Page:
Earlier this autumn, rumours started swirling that Valve was working on its own take on the Switch for PC gamers, and today, Valve has returned to turn those rumours into reality with its official announcement for the Steam Deck.
While the Steam Deck shares much of its design with Nintendo’s hybrid handheld console, inside this thing is a PC through and through featuring a custom APU from AMD based on AMD’s Zen 2 and RDNA 2 architectures.
The Steam Deck is slated to start at $US400 ($539) for the base config which comes with 64GB of eMMC storage, while the mid-tier config tacks on a faster 256GB NVMe SSD and some extras like a carrying case and an exclusive Steam Community profile bundle for $US530 ($714), before eventually topping out at $US650 ($875) for a system that features a 512GB NVMe SSD, an anti-glare etched glass screen, an “exclusive carrying case,” and some other digital swag.
Elsewhere, the rest of the Steam Deck’s specs include a 7-inch 1280 x 800 16:10 LCD display, 16GB of DDR5 RAM, a built-in microSD card slot, 3.5mm audio jack, and a USB 3.0 Type C port for charging, video out, and data transfer. Notably, while the Steam Deck and the Switch share the same basic design, measuring in at 11.7 x 4.6 x 1.9 inches compared to 9.4 x 4 x 1.12 inches for the standard Switch, the Steam Deck is significantly longer and thicker than Nintendo’s portable. Weighing in at around a pound and a half, the Steam Deck isn’t nearly as light as a Nintendo Switch (0 kg) either.
Another important difference is that while the Steam Deck features a bunch of built-in controls like dual analogue sticks, two touchpads, and an assortment of triggers and buttons, those controls aren’t detachable in any way.
However, what the Steam Deck lacks in portability, it should make up for in performance, as Valve claims the Steam Deck should have full access to your entire library of Steam games, though obviously, you might have to tweak your settings if you want to play something like Cyberpunk 2077. That said, because the Steam Deck is expected to function like any other gaming PC, you can also sidestep the Steam Deck’s performance limits by streaming games from your laptop or desktop over wifi or even 4G/5G to the Steam Deck. It’s also important to note that the Steam Deck will run an updated version of Valve’s Linux-based SteamOS instead of Windows, with Proton to support compatibility so game devs don’t need to create custom ports for the Steam Deck.
Just like the Switch, Valve is making a dock for the Steam Deck so you can connect it to your TV or monitor, though it won’t come bundled for free and instead will be available as an optional accessory. But for those who don’t want to shell out for a special dock, Valve also says the Steam Deck should be compatible with standard USB-C docks, so you’re not locked into Valve’s accessory.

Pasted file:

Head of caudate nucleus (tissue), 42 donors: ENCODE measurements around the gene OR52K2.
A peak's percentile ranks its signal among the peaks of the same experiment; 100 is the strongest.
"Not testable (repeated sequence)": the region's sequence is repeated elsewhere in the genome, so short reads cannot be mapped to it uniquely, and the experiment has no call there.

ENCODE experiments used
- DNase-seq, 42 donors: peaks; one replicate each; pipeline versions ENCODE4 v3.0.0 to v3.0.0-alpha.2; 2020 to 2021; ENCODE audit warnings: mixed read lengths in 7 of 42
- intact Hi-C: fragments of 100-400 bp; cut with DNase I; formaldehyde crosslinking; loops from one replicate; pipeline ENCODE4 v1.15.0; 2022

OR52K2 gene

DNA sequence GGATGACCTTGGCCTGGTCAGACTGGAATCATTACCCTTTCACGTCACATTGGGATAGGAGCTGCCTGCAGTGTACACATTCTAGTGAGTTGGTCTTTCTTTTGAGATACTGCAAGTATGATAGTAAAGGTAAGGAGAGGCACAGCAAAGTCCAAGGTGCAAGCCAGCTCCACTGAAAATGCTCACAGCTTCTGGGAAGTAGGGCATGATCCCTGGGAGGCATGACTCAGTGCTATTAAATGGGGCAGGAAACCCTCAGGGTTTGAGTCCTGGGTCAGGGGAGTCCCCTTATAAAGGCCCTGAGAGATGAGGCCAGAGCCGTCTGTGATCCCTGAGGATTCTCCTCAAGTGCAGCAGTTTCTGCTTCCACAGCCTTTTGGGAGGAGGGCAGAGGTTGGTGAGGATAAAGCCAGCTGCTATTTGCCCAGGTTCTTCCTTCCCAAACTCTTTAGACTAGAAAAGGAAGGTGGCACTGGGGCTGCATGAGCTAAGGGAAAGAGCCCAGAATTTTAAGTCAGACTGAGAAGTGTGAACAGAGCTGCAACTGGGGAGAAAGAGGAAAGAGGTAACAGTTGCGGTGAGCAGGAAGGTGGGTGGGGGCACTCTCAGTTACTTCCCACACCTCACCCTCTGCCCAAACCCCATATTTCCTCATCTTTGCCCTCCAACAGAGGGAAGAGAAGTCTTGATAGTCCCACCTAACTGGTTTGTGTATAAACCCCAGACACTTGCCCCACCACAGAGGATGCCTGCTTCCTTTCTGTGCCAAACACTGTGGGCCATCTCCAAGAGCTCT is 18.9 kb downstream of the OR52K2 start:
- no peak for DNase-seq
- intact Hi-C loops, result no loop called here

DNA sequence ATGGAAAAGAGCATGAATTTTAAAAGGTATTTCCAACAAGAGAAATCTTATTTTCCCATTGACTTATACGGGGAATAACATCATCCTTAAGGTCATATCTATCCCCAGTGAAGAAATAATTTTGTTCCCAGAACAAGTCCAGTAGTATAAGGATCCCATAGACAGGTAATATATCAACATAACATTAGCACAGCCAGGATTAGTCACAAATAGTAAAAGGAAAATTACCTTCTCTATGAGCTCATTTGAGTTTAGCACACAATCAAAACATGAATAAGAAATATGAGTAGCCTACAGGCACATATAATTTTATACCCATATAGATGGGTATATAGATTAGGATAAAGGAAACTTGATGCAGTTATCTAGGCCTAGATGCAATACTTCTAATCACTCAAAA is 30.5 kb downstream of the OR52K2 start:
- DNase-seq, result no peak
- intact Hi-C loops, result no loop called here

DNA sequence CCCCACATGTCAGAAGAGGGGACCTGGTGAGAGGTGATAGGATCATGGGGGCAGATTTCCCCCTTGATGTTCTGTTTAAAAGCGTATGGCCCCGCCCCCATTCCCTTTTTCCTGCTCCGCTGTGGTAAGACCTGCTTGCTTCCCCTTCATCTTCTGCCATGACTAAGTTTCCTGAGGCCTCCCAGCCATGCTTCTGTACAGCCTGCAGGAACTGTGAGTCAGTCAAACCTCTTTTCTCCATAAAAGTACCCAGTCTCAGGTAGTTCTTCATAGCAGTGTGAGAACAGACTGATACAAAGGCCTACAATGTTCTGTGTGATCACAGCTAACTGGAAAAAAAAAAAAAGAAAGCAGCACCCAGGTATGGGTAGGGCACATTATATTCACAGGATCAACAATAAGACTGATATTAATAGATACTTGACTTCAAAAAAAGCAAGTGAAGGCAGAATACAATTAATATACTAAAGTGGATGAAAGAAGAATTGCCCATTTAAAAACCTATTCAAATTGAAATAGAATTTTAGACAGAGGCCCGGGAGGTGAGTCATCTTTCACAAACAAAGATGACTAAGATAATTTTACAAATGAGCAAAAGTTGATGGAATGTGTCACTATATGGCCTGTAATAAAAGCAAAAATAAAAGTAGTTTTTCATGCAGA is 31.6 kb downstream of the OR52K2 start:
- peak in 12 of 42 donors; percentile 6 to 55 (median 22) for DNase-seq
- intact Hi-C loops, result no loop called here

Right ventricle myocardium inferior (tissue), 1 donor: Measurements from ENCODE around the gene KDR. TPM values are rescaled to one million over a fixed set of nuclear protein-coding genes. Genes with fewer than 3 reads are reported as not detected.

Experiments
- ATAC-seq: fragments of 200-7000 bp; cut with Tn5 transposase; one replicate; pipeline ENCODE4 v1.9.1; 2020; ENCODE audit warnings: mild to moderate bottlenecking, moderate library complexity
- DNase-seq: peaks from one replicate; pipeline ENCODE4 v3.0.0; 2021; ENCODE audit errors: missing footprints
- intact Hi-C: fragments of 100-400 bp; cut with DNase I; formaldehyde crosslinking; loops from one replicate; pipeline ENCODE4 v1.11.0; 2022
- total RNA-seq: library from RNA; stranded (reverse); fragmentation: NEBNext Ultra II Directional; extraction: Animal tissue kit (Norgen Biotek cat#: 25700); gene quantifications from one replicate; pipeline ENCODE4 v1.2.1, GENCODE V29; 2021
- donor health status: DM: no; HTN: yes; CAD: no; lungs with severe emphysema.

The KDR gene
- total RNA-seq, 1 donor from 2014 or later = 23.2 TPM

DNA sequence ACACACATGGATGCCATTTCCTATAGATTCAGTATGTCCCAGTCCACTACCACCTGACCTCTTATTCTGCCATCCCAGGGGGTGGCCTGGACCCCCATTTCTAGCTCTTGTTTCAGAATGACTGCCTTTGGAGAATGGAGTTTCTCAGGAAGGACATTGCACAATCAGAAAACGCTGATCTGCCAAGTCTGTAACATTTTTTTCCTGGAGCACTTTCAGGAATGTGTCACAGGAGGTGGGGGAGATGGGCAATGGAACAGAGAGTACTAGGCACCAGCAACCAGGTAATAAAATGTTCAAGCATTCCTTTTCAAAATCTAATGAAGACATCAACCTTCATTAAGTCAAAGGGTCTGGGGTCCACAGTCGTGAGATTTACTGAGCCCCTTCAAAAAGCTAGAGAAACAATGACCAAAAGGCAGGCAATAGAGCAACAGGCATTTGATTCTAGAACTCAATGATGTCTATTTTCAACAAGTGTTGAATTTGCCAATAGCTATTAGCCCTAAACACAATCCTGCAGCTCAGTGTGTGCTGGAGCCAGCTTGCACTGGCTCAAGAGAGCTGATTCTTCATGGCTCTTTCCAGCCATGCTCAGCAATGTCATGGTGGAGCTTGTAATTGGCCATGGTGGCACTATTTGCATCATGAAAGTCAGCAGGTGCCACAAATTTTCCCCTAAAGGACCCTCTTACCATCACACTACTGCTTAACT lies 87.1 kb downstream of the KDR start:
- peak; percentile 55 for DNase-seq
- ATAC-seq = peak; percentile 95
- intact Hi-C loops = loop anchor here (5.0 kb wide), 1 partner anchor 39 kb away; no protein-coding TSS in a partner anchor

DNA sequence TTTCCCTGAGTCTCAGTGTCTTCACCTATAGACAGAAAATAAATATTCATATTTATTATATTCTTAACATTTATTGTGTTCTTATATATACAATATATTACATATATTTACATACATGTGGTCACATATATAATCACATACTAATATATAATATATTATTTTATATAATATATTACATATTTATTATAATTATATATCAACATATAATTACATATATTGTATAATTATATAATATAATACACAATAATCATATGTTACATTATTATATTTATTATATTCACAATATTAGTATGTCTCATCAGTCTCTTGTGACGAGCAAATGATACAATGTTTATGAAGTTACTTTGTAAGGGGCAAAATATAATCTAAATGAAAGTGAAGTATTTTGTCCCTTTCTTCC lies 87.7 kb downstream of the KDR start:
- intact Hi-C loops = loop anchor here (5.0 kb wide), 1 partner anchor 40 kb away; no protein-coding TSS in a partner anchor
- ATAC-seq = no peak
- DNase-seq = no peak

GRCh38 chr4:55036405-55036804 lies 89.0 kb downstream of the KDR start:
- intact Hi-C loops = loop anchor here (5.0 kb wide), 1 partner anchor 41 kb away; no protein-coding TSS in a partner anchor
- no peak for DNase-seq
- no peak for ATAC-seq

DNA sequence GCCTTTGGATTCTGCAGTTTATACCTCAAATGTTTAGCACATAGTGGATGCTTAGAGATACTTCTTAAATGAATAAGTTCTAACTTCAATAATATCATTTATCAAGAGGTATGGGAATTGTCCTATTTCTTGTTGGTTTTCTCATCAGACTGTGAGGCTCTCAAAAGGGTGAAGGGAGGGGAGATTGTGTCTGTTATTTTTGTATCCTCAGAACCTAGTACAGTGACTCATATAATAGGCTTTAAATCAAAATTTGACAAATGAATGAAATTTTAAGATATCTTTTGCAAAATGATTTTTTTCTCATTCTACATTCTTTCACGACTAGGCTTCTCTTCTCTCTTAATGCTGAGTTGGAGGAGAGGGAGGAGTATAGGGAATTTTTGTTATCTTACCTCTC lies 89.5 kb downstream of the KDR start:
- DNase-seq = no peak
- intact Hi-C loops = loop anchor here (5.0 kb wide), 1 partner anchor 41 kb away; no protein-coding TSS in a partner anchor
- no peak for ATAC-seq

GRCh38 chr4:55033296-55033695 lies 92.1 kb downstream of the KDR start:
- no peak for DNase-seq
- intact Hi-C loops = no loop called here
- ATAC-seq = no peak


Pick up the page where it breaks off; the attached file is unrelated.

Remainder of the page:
Also, because we’re in the midst of a global chip crunch, Valve is introducing a new reservation system that it says is designed to “ensure an orderly and fair ordering process.” So initially, customers will be asked to pay a small reservation $US5 ($7) fee (that will go towards the final cost of the Steam Deck), after which Valve will alert customers when systems are available for delivery, which is when customers will need to shell out for the full price of the system.
Reservations are scheduled to open tomorrow, June 18, at 3 a.m. AEST. To protect against unauthorised resellers (aka scalpers), Valve says that anyone who has not purchased something on Steam prior to June 2021 will have to wait an extra 48 hours to make a reservation.
Now that we’ve got the basics out of the way, as someone who loves all sorts of gaming handhelds (I’ve owned every almost every Gameboy, multiple DSes, a Game Gear, PSP, Vita, and even the Sega Nomad), I’ve got some thoughts on this thing.
The first is that it’s slightly disappointing to see Valve opt for a 1280 x 800 display, which is basically the same as the 720p resolution Nintendo uses on the Switch (and the OLED Switch). I was hoping that by using more powerful guts, Valve could support 1080p in handheld mode, but it seems that just wasn’t meant to be. However, Valve does say the Steam Deck is capable of outputting video at up to 4K/120Hz when connected to an external display.
Also, after looking at the various configs, I would personally stay away from the base model and its 64GB of eMMC storage. That’s the type of storage that typically gets used on budget tablets and laptops to cut costs, and while it might be fine for playing casual games, for people used to the kind of performance gaming PCs deliver, I feel like paying $US130 ($175) to upgrade to a 256GB NVMe SSD makes a lot more sense.
And while the inclusion of dual touchpads might seem awkward, I think it’s a necessity for making traditional mouse-and-keyboard-based PC games playable on a handheld. Steam’s configurable controller options have come a long way in the time since Valve released the Steam Controller, and while it might be somewhat awkward at first, those touchpads might end up being some of the most important components on the Steam Deck.
Finally, while the Steam Deck was designed primarily to play games, I’ll be interested to see how it handles traditional productivity tasks, because, for those willing to hook up their own USB-C dock, the Steam Deck could make for an interesting alternative to a traditional laptop for frequent travellers.
Still, after a number of big tech companies like Dell and Lenovo have teased concept devices designed to PC-based alternatives to the Nintendo Switch, it’s nice to see that at least one might actually go on sale for real.
Editor’s Note: Stay tuned for news on local Australian pricing and availability.